A decade of negligible investment in social housing construction has only made this situation worse. The result has been a continued decline in availability as public and community housing has dwindled from 6% to only 4% of all housing since the 1990s. In fact, proportionate to population, social rental lettings have halved over this period.

A clear point of difference, but not a game-changer

Tuesday’s budget marked a continuation of the Morrison government’s near-exclusive housing focus on efforts to assist aspirational first-home buyers. Most significantly, this policy stance inspired the $2.1 billion HomeBuilder program as an economic recovery measure during 2020-21.




Read more:
Why the focus of stimulus plans has to be construction that puts social housing first


The ALP has pointedly backed both HomeBuilder and the smaller measures to assist first-home buyers announced on Tuesday. But Albanese’s new announcement seemingly extends Labor’s housing pitch beyond the Coalition’s comfort zone.

Anthony Albanese pledges $10 billion to build social housing in budget reply speech.

So is this the “major initiative” hailed by some headline writers? A “fix for house prices” it certainly is not. If unwisely attempted purely through public spending, the funding required to get into that territory would need to be many times as great.

Opposition housing spokesperson Jason Clare more defensibly describes the ALP pitch as “a significant start” in tackling Australia’s “housing crisis”.

The current national stock of social and affordable rental housing totals just over 400,000. In recent years annual additions have amounted to only 2,000-3,000. That’s barely enough even to offset continuing sales and demolitions. In these terms, Albanese’s pledge to expand the supply by 6,000 a year would indeed be significant.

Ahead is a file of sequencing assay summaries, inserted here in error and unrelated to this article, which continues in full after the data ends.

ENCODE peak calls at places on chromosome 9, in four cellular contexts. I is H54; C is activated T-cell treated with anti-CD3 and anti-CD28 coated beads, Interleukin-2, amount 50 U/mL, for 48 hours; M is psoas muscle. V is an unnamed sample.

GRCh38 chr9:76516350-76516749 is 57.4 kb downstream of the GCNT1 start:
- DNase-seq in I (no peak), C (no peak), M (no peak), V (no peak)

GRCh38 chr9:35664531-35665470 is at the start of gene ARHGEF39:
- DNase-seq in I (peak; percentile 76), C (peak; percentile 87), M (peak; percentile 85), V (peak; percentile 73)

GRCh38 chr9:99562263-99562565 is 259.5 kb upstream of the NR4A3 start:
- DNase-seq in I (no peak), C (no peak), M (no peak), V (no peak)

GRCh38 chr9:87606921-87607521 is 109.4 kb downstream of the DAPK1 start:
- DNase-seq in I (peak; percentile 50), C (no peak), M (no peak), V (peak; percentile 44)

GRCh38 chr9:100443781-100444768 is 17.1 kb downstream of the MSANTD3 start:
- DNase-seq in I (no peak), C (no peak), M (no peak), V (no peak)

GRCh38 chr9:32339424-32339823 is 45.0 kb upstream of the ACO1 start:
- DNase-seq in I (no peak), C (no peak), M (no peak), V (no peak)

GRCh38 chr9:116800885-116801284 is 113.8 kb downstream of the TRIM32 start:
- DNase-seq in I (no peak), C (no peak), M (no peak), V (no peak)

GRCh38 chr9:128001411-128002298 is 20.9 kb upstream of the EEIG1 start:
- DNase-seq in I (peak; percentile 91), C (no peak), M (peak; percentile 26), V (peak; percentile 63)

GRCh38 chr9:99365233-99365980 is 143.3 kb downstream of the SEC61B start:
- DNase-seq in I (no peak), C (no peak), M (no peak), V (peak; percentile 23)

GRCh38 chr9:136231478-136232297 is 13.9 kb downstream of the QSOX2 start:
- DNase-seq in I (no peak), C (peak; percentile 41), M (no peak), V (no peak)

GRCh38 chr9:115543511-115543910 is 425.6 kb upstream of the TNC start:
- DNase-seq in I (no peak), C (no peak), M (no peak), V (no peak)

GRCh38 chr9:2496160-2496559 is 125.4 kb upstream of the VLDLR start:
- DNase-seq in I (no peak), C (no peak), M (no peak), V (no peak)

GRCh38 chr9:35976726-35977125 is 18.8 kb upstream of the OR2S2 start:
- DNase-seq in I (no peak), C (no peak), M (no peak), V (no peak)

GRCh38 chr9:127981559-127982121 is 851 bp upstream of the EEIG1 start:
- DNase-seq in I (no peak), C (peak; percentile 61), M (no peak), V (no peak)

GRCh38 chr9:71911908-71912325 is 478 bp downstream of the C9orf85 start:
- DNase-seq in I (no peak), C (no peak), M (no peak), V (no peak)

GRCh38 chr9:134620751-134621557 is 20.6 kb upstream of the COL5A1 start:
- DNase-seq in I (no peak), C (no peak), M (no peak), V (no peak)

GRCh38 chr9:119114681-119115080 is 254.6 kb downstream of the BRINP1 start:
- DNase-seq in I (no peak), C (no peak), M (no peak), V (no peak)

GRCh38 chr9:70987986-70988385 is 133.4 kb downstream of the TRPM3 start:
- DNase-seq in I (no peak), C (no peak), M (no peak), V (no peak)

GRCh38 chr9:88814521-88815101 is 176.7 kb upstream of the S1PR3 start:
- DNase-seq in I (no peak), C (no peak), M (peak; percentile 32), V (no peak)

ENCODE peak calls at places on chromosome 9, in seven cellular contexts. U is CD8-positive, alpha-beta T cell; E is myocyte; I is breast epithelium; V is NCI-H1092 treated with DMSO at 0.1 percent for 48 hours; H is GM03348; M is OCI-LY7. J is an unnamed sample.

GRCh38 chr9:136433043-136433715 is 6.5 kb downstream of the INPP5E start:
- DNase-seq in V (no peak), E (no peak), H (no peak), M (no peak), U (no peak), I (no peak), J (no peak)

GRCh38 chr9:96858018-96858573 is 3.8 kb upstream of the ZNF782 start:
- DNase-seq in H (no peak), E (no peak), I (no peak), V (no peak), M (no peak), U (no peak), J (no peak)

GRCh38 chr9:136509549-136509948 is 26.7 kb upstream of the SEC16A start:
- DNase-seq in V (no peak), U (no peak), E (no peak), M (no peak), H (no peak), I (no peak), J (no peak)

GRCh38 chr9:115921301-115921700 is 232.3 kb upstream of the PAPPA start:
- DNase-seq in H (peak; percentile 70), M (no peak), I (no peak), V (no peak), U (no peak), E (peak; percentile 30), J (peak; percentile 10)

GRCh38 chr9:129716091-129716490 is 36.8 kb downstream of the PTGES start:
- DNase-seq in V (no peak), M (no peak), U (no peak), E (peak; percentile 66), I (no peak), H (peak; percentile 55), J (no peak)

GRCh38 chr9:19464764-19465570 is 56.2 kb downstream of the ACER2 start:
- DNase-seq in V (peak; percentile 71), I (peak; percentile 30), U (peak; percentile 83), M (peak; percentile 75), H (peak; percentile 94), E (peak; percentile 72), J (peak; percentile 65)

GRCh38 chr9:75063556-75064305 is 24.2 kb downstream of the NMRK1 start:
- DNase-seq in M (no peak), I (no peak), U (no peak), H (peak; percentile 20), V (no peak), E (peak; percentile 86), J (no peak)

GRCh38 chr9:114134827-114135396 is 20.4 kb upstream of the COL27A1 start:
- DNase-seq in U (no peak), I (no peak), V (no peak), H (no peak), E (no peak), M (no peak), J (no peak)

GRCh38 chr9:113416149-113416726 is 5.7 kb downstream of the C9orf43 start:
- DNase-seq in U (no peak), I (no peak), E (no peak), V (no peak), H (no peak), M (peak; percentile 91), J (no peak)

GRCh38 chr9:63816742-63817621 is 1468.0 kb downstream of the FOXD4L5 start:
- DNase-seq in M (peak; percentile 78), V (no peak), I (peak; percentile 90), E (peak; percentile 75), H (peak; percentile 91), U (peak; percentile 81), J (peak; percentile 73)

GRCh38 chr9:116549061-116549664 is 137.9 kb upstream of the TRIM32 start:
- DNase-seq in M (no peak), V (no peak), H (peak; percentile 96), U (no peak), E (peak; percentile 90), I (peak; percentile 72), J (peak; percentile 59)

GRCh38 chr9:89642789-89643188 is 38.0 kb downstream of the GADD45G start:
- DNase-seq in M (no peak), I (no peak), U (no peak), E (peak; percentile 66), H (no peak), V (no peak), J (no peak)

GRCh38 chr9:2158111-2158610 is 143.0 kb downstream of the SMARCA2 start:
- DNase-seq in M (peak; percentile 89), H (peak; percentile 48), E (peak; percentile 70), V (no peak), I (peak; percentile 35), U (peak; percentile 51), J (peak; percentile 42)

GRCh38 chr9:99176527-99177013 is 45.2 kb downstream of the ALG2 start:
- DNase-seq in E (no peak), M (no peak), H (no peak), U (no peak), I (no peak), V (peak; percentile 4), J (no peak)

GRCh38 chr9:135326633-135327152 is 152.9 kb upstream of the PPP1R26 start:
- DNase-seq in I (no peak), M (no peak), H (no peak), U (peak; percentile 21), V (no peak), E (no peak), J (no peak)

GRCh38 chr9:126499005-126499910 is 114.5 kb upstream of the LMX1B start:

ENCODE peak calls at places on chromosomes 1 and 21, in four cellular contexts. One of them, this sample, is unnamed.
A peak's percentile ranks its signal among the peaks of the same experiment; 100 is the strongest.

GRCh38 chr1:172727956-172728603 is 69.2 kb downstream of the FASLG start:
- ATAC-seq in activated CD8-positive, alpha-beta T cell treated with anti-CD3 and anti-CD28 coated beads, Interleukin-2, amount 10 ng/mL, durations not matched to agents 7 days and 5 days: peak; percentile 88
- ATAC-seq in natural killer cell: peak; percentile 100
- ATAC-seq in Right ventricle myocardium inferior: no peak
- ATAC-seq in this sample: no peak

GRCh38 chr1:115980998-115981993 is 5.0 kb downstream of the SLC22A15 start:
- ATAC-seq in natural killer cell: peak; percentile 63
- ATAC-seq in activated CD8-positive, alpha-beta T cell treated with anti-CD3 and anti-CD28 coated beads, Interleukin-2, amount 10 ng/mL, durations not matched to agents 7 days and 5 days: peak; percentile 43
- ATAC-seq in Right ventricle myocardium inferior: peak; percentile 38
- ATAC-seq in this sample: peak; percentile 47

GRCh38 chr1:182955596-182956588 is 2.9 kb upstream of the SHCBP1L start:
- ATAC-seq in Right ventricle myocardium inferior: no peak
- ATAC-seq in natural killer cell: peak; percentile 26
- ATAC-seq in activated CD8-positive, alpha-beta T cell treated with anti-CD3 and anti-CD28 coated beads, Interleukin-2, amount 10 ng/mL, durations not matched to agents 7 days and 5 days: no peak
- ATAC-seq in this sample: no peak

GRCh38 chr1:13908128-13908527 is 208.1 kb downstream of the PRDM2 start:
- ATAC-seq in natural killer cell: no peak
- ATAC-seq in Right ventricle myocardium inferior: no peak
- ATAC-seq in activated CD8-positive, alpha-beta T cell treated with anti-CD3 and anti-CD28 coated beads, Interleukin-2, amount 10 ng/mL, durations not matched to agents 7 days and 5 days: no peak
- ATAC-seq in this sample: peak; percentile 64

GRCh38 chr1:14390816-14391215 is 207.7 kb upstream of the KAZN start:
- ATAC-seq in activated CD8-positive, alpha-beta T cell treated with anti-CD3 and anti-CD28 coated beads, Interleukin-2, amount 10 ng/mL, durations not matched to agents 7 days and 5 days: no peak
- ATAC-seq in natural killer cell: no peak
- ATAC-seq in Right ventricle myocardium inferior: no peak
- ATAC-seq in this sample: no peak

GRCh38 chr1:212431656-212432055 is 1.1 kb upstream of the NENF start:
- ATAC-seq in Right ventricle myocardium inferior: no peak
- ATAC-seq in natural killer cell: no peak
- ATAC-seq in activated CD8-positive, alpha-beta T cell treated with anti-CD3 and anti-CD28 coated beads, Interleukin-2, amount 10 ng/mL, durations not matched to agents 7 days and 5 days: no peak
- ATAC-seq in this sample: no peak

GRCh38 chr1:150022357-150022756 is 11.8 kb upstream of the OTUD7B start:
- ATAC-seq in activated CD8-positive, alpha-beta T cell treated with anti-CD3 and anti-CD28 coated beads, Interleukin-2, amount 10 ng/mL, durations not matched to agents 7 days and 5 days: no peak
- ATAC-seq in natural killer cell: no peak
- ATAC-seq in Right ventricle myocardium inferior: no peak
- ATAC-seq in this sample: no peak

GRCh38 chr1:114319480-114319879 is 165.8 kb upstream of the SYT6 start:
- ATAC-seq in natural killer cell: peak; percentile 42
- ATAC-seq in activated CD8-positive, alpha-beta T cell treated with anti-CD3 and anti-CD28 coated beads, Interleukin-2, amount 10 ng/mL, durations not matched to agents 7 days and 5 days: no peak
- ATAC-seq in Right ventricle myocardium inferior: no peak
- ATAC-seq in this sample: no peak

At the same time, as our previous research has shown, a net increase of 15,000 units a year is needed just to keep pace with “normal” population growth – that is, to halt the decline in social rental as a share of all housing. Even under a post-pandemic scenario where migration rules are tightened as far as imaginable, that figure would not be substantially smaller.

So, like the Victorian government’s recently launched social housing stimulus, the ALP’s proposed national program would mark a promising break with the recent past, and a platform for further measures. But it would be hard to describe it as a game-changer.




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Victoria’s $5.4bn Big Housing Build: it is big, but the social housing challenge is even bigger


While greatly expanded social housing provision would be an essential part of any credible package to seriously address Australia’s housing affordability challenge, a far wider program of action is needed. Most importantly, such a program must also tackle our grossly unbalanced housing tax settings, boost renters’ rights and diversify the available choice of housing.